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Michael Chiklis: Hollywood Survivor

After a controversial film and five Years as TV's "Commish," Michael Chiklis's next challenge Is Convincing Producers He's younger than his roles
Susan Karlin
From the Print Edition:
Vince McMahon, Nov/Dec 99

(continued from page 3)

Eventually, Chiklis found work in episodic television--"Miami Vice," "B.L. Stryker," "L.A. Law," "Murphy Brown"--crisscrossing the country before finally relocating to Los Angeles in 1991. It was during four episodes of "Wise Guy" that one of its writer-producers, Steve Kronish, noticed Chiklis's potential for a pilot he was writing called "The Commish," then slated for CBS.  

As if the Wired saga wasn't enough, this second big break has its own tale of angst. Chiklis was all but cast until then-network chief Jeff Sagansky found out how young he was and nixed him. It was the last time Chiklis ever saw Sagansky. The show was shelved and was optioned by ABC later that year. But it wasn't until ABC suits spotted him in "Maverick Square," an ABC pilot that aired but never became a series, that they realized they had found the star of "The Commish."

"When my manager told me, I thought he was busting my chops," says Chiklis. "It took me a minute before I realized he was serious."  

It was the second of two monumental changes in fortune for Chiklis within a short time. A few months before, Chiklis's buddies had dragged him to a party. The actor was on painkillers, recovering from a torn Achilles tendon from a basketball game gone bad and in no mood to party. A pretty actress named Michelle Epstein was dragged by her friends to the same party.  

Chiklis was in his usual state--holding court--when Michelle spotted him. "He was the most electric person I'd ever seen in my life," she recalls. "I thought, 'Wow, who is that guy? I have to know him; and I'm going to marry him.' "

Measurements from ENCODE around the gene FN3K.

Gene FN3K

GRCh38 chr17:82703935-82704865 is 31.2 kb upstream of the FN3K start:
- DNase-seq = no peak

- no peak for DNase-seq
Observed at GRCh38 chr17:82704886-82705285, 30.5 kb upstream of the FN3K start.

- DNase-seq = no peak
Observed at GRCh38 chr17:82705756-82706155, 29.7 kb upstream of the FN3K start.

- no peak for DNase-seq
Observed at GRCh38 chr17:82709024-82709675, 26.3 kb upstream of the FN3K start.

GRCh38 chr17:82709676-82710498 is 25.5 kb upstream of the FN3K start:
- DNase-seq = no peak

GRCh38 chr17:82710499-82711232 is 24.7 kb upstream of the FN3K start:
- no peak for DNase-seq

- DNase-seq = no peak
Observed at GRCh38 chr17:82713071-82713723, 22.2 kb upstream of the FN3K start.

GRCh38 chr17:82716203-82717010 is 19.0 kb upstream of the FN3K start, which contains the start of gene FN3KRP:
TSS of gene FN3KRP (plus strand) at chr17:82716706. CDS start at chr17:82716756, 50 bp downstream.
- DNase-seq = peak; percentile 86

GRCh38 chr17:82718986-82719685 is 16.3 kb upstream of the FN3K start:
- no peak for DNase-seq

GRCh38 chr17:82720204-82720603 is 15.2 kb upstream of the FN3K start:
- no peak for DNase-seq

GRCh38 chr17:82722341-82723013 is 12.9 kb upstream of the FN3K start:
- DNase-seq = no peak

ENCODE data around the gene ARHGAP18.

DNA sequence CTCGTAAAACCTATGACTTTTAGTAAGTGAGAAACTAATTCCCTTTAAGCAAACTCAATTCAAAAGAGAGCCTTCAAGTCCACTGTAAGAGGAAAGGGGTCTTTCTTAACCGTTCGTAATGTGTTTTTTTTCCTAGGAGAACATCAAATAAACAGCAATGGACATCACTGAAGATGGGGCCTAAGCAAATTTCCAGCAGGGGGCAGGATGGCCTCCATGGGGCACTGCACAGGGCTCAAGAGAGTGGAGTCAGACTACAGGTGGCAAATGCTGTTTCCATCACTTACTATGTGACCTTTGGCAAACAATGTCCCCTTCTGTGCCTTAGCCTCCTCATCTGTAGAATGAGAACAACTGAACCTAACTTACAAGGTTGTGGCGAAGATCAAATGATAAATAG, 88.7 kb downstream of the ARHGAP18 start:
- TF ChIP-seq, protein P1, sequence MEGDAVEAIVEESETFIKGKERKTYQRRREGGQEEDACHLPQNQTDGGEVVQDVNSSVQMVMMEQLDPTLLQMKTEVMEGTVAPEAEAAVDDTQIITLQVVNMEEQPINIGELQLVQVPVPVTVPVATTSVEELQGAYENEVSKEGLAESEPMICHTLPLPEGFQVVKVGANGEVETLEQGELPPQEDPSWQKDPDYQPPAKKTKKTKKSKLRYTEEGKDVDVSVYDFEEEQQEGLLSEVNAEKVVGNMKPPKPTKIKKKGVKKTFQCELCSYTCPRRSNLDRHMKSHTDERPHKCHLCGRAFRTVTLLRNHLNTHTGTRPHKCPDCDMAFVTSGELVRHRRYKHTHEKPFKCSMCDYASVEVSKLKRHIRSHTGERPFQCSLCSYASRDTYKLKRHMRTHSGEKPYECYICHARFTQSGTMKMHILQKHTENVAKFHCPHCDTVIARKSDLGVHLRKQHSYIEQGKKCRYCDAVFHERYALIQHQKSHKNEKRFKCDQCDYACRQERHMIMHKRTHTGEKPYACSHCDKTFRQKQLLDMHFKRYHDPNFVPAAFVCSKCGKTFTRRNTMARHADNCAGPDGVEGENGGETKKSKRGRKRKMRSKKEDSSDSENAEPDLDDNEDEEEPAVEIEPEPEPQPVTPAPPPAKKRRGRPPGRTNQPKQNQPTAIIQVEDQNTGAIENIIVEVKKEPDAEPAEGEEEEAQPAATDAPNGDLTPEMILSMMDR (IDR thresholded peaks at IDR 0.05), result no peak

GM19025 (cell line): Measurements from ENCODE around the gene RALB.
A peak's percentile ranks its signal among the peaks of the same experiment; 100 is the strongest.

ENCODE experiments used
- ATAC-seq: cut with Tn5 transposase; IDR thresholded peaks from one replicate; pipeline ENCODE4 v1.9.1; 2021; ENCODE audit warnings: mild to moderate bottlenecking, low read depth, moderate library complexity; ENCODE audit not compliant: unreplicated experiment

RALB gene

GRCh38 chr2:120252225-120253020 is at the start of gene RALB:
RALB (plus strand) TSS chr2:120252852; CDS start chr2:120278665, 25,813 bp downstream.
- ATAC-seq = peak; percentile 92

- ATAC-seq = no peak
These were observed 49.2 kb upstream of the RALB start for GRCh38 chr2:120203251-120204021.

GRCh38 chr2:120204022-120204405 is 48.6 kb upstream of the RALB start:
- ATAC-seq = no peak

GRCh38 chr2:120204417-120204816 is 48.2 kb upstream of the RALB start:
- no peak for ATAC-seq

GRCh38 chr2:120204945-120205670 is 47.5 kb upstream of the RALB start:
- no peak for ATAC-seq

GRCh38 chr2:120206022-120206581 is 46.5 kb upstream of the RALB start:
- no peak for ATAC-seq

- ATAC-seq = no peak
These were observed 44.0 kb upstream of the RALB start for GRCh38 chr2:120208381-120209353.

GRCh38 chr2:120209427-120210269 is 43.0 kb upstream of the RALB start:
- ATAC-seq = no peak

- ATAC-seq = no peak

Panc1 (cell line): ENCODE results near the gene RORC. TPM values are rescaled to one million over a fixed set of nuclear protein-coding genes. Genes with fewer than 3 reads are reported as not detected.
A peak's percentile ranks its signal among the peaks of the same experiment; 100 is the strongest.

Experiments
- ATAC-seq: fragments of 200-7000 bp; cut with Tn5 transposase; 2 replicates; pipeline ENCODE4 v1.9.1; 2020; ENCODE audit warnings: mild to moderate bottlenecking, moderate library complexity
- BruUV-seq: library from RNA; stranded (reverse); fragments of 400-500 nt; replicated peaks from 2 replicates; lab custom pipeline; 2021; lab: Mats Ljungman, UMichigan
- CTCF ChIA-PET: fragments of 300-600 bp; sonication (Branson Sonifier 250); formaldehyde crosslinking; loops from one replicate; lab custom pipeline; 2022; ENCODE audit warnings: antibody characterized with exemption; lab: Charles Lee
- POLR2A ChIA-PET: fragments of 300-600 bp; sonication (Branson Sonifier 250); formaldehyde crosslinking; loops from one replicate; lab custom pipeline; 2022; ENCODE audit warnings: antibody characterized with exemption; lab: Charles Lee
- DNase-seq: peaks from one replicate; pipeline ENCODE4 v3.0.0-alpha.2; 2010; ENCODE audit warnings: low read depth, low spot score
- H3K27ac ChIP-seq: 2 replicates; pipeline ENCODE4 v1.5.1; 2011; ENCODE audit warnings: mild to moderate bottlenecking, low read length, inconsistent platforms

For Chiklis, Michelle was a wake-up call. "At the time, all I could think of was my career," he says. "Hurting my leg forced me to slow down. It was almost as though life was saying, 'You have to stop right now so you can meet this girl.'"  

The two had been dating for four months when Chiklis landed "The Commish" role in 1991. The series was being shot in Vancouver, more than 1,000 miles from Los Angeles, and suddenly, the two were faced with the choices of breaking up, having a long-distance relationship, or Michelle moving to Vancouver. "And, leap of faith, she came with me," Chiklis says, still amazed at her moxie. They married the following year. "And all those friends who took us to the party are still single," he says with a laugh. "So if someone tries to drag you somewhere, just go."  

"Everybody thought I was crazy to move, but I knew," says Michelle. "Of course, I had to train him a little. He was the ultimate caveman. He could have had a club in his hand. He grew up in a house with guys and didn't understand about women--things like presents, birthdays, acknowledgments. After a while, he was like, 'Wow, this is kind of cool.' Now he wakes up in the morning and says, 'Let's go to Fred Segal today and go shopping!' "  

The taming continued when their first child, Autumn Isabella, was born in 1993. "There's something about a father and a daughter," Chiklis says. "When I saw her coming out of her mother and realized she was a girl, I thought, 'Oh, fuck. I'm dead.' My knees buckled. That was it. I knew I was a slave forever.  

"I look at her and see myself without all the fuckups, without all the stuff that's gone wrong. I'm fiercely protective of her. People say, 'Just wait till she's 13.' I don't wanna hear that--[when she goes through adolescence] and rebels. Cause I'm going to do everything in my power to avoid that. I'm going to be the coolest dad I can possibly be. So hopefully, she'll care what I think. It's a fine line. Discipline's very important, but so is staying young with them, listening to them, enjoying them." 

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